Black return sign on a yellow background

Picture this: You spot a fantastic deal online, make the purchase, and eagerly wait for it to arrive at your doorstep. But, alas, it doesn’t quite live up to your expectations. No worries, you think, I’ll just return it. Simple, right? Not anymore.

Many retailers have introduced new fees for online returns. They hope to reduce the number of items flowing back into their warehouses. But, are they pushing away more customers than they’re saving on returns? Let’s delve into this retail dilemma.

A recent survey by logistics company Happy Returns shows that about one-third of retailers have lost customers since introducing these return fees. It’s like they tried to block the flood, but the dam’s springing leaks. Retailers might be slowing down the return train, but they’re risking losing passengers.

Tom Enright, an analyst at research firm Gartner, puts it clearly: “By bringing in a returns fee, you’re at very best going to lose customers.” Enright emphasizes that making it more expensive for customers to buy from you isn’t the way to win them over. This is especially true during the holiday season, where both sales and returns peak, approaches.

Returns are a part of the retail game, and retailers used to embrace them. They saw it as a way to attract customers and boost sales. But when the pandemic led to a surge in e-commerce sales, retailers felt the strain on their profits. Suddenly, the logistics and costs of processing returns were taking a toll.

During the pandemic, consumers became accustomed to ordering multiple sizes and colors of items to try on at home, returning what didn’t suit them. The result? In 2022, about 16.5% of online purchases were returned, up from 9.6% in 2019.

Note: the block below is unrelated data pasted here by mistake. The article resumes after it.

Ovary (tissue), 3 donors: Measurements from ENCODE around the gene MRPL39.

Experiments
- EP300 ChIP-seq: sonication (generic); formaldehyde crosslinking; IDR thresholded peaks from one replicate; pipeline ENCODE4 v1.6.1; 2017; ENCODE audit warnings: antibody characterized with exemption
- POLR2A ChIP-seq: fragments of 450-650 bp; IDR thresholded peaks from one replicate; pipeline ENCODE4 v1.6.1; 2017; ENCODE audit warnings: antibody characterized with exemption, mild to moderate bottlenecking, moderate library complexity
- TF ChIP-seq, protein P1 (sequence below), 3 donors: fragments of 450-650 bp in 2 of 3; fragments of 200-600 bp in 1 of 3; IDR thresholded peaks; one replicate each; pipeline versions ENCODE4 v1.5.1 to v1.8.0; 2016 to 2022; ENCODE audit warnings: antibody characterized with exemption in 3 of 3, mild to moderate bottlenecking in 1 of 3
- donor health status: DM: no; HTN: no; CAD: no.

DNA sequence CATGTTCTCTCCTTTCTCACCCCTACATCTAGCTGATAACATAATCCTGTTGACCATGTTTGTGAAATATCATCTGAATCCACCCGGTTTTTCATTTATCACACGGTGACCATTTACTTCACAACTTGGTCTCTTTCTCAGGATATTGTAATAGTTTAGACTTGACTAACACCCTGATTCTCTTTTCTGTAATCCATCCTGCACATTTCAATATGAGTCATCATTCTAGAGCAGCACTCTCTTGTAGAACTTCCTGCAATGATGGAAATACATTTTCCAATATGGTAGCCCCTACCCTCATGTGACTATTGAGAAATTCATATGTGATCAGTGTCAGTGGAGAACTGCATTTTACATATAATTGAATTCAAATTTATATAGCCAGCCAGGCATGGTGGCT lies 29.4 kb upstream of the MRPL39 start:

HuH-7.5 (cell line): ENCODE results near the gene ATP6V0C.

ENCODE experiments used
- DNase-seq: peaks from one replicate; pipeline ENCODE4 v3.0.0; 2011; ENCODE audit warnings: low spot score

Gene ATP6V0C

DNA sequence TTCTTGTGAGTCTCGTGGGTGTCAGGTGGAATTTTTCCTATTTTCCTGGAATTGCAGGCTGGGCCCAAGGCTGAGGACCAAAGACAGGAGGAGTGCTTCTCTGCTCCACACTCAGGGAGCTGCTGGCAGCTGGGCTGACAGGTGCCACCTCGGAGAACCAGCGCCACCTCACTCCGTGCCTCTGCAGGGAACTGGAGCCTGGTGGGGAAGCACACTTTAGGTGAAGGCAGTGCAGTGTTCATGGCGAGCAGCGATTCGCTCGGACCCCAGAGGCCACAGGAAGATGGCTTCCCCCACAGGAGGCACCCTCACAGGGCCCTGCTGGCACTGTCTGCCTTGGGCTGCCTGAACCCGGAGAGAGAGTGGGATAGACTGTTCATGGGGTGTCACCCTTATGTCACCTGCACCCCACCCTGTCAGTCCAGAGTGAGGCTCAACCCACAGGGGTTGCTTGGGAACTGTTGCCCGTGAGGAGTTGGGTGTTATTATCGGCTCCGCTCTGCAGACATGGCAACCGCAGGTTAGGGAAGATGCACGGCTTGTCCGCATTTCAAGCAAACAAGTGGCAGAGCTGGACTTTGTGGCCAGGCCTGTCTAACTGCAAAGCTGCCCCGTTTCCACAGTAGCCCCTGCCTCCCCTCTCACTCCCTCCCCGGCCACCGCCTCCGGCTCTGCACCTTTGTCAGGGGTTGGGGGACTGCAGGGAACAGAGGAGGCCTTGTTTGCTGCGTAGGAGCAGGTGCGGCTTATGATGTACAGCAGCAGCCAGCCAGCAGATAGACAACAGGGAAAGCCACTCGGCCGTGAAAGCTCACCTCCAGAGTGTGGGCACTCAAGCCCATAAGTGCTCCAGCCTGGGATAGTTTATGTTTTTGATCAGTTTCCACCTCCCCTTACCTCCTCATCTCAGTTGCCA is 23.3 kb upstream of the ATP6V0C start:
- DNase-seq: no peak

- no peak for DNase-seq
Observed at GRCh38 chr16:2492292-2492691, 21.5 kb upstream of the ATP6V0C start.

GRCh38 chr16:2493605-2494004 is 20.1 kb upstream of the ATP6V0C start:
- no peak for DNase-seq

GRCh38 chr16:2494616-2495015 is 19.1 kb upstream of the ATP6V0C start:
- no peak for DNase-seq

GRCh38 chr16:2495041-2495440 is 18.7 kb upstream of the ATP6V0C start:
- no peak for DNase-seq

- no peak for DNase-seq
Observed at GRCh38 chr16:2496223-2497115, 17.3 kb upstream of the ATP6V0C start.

Returns are more than just a logistical headache. They trigger additional shipping, warehousing, and labor costs. Retailers can lose a hefty 50% of their margin when items come back to them.

Retailers are exploring various strategies to tackle this. They alert shoppers about frequently returned items, use online tools to help consumers visualize how apparel will fit, and offer discounts when customers agree to keep their purchases.

Retail giants like Amazon, H&M, and Zara have joined the return fee trend. Some are encouraging shoppers to return items to physical stores, where they can possibly make another purchase and streamline the returns process.

Happy Returns’ survey reveals that a staggering 81% of retailers implemented some form of return fee within the past year, including fees for mailing items back and for home pickups.

These fees, though present, are often not as daunting as they seem. Amazon, for instance, charges a mere $1 fee for using United Parcel Service to send returns instead of dropping them off at specific stores. H&M charges $5.99 to return items through the U.S. Postal Service but waves the fee for loyalty program members. Zara asks for a $3.95 fee for mailing back returns.

While these fees may not break the bank, they’ve managed to deter a substantial number of shoppers. A survey by supply-chain software provider Blue Yonder found that 59% of consumers feel that return fees and stricter policies have discouraged them from making a purchase.

So, there you have it – the return fees, meant to streamline the process, are causing a bit of a stir. As we approach the festive season, retailers must strike a balance between curbing returns and keeping their customers jolly. It’s a delicate dance that could determine who shines in the holiday retail spotlight.